Offerings to the Goddess HATHOR 18th Dynasty Egyptian Pharaoh Tomb Wall Plaque For Sale
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Offerings to the Goddess HATHOR 18th Dynasty Egyptian Pharaoh Tomb Wall Plaque:
This gorgeous, stunning Egyptian wall plaque is a unique piece of handcrafted art
It is a reproduction of the original Tomb Mural, Offering of Wine to Isis in Hathor Headdress
The original piece, which inspired this, was uncoveredon the wall of the tomb of Horemheb in Thebes.It was 18th Dynasty period, roughly 3500 years oldKing’s Valley 57, Western Thebes, Valley of the Kings
The End of An Era
KV57 is the tomb of the last pharaoh of the Amarna Period, Horemheb, located in Egypt’s Valley of the Kings. It was discovered in 1908 by the English Egyptologist, Edward Ayrton, who was working for Theodore M. Davis, an American lawyer who funded excavations in the Valley of the Kings between 1902 and 1914.
KV57 is notably different from the other royal tombs of the Amarna Period because the decoration is painted bas-relief rather than painted walls. The layout is also different, representing a transition from the bent axis plan, characteristic of the 18th Dynasty, to the straight axis plan, characteristic of the royal tombs of the 19th and 20th Dynasties.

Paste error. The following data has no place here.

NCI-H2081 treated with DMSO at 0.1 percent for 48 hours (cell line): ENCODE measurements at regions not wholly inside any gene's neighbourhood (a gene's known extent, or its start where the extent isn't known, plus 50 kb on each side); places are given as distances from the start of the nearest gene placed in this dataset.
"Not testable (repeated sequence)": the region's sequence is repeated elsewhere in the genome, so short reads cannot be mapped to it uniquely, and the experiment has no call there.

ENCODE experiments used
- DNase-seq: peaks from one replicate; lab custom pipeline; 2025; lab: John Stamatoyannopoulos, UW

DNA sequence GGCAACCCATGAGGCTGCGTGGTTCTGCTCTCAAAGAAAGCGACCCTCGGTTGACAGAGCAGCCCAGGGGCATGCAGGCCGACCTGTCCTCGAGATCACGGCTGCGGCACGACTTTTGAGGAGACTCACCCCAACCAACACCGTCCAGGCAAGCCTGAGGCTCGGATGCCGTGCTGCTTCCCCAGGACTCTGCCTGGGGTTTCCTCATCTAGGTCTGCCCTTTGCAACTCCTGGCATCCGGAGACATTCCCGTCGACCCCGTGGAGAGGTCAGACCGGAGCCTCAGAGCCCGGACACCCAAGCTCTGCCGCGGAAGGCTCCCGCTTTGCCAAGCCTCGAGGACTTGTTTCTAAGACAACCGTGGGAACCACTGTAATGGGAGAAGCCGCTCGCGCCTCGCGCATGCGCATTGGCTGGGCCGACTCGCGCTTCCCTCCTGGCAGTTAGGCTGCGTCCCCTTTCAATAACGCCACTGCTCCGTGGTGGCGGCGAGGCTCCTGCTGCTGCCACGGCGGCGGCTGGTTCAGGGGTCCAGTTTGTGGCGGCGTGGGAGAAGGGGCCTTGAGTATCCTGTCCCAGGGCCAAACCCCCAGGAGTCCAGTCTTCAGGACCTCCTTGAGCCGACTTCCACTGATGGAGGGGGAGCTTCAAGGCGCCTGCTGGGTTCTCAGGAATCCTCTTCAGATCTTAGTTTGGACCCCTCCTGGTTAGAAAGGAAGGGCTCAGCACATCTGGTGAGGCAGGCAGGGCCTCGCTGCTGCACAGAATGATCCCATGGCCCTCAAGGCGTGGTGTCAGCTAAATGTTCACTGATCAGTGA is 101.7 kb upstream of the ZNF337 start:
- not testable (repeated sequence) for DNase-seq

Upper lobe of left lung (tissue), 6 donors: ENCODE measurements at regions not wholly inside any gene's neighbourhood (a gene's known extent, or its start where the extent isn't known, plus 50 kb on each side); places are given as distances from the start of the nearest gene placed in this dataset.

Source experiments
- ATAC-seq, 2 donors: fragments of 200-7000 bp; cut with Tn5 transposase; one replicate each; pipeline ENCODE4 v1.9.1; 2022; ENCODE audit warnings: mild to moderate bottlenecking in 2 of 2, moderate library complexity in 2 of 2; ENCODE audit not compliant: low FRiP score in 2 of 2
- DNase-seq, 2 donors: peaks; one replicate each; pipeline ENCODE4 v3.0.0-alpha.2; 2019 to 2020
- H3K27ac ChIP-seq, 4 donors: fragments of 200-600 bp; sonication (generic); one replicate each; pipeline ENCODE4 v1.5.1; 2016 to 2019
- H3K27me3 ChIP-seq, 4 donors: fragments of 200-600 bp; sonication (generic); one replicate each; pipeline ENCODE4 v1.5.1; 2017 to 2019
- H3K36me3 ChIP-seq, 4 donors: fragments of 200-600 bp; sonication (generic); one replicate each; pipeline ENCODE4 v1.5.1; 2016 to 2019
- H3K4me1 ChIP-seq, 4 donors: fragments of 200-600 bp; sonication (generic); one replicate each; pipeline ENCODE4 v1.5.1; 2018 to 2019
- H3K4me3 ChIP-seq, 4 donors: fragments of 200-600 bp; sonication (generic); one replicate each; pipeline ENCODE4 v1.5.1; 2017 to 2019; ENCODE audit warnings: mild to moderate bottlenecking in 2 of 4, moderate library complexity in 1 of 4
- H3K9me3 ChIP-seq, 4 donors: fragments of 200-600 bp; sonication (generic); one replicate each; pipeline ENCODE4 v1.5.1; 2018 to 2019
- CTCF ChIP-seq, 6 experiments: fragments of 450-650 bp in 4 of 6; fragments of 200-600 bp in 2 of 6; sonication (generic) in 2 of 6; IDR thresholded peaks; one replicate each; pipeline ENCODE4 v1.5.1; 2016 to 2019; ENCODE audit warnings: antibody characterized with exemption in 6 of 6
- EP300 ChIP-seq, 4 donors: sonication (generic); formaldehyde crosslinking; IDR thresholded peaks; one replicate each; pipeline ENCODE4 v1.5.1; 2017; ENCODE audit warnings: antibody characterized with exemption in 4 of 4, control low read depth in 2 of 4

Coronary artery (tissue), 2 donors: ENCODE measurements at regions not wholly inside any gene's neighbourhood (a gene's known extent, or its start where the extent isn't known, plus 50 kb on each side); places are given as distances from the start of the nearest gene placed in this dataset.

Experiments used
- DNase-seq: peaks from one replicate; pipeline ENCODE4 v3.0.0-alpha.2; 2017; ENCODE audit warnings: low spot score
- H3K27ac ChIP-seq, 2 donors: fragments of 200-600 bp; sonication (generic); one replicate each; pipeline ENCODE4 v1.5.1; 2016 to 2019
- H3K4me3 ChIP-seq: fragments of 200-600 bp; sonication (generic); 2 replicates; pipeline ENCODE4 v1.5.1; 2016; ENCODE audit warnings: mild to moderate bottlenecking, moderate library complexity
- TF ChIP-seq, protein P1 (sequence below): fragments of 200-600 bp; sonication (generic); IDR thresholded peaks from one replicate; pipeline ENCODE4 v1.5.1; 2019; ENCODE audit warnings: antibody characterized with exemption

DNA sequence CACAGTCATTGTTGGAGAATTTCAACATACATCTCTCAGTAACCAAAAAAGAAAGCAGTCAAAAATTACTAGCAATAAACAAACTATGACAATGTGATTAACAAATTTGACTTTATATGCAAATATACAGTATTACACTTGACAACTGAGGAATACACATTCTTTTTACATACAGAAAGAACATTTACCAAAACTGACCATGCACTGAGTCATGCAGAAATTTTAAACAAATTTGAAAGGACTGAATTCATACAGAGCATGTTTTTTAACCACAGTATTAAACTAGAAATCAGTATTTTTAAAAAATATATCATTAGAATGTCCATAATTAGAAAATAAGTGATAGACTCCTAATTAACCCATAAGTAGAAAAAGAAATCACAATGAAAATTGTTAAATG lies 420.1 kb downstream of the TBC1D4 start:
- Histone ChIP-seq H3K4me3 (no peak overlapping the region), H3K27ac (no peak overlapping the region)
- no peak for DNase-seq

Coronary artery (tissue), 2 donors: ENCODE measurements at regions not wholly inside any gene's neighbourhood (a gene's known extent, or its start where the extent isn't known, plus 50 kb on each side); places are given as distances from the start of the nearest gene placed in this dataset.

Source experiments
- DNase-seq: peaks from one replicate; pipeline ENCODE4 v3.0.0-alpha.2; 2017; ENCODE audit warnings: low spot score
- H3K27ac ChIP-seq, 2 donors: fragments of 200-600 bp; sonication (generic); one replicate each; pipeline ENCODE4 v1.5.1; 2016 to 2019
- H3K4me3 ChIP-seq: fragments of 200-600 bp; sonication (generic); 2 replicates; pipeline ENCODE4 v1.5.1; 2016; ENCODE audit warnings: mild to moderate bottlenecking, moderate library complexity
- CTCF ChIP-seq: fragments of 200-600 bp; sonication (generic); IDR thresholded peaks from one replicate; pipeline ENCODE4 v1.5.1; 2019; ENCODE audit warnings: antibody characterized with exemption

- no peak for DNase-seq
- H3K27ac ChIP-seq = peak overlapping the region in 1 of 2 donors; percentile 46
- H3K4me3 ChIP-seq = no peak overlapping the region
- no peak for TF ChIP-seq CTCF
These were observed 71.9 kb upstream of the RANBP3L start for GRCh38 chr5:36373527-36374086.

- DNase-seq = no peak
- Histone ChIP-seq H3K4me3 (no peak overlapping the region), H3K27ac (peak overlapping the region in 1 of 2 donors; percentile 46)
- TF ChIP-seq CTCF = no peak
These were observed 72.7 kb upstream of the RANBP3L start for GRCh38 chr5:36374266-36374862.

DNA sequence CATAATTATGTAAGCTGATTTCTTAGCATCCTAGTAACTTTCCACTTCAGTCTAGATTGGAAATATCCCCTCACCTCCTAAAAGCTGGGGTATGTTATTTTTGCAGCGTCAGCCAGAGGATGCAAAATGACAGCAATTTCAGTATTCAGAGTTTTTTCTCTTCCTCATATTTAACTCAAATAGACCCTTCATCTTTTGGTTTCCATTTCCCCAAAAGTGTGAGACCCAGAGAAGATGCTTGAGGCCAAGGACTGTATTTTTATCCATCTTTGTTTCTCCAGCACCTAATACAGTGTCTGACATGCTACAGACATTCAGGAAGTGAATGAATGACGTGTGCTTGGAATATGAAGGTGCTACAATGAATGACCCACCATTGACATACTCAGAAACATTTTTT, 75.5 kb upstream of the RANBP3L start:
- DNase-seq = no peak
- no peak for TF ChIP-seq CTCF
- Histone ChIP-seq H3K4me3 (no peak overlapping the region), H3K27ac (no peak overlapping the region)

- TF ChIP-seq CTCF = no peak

This mural is remarkably naturalistic for a formal ancient Egyptian painting, when most such art was uniformly rigid and stylistic. By this period of human history, the realistic art of earlier millennia, such as the animals seen in prehistoric cave paintings and the humans in the Saharan rock art had given way to stiff symbolism in the official art of dynastic Egypt.
However, we can see in the figures of this particular mural some rudimentary shading and other characteristics that would eventually progress to truly natural representation of the human form in later Greek and Roman times and beyond. In this example of ancient Egyptian art we sense naturalism stirring, yearning to break free of symbolism.
The decoration within KV57 is unfinished – the only completely finished areas are the well chamber and the antechamber, both of which contain images of Horemheb with a vast variety of gods and goddesses. In the burial chamber of Horemheb’s tomb, passages from the Book of Gates appear for the first time, indicating a change in the way the sun’s nightly journey was viewed by the ancient Egyptians.
The variety of deities depicted within Horemheb’s tomb indicate the move away from the Atenist religion of the Amarna Period and the return to the more formal traditional religious beliefs and practices of the following Ramesside Period.
The painting in the tomb is, in part, based on a grey-blue background, and is filled with vibrant colours which give it staggering beauty.Height measures approx 10.5 inches7.5 inches wideThickness of 1 cmWeight approx 2 lbs
Its quite solid so make sure that your wall can bear the weight before hanging it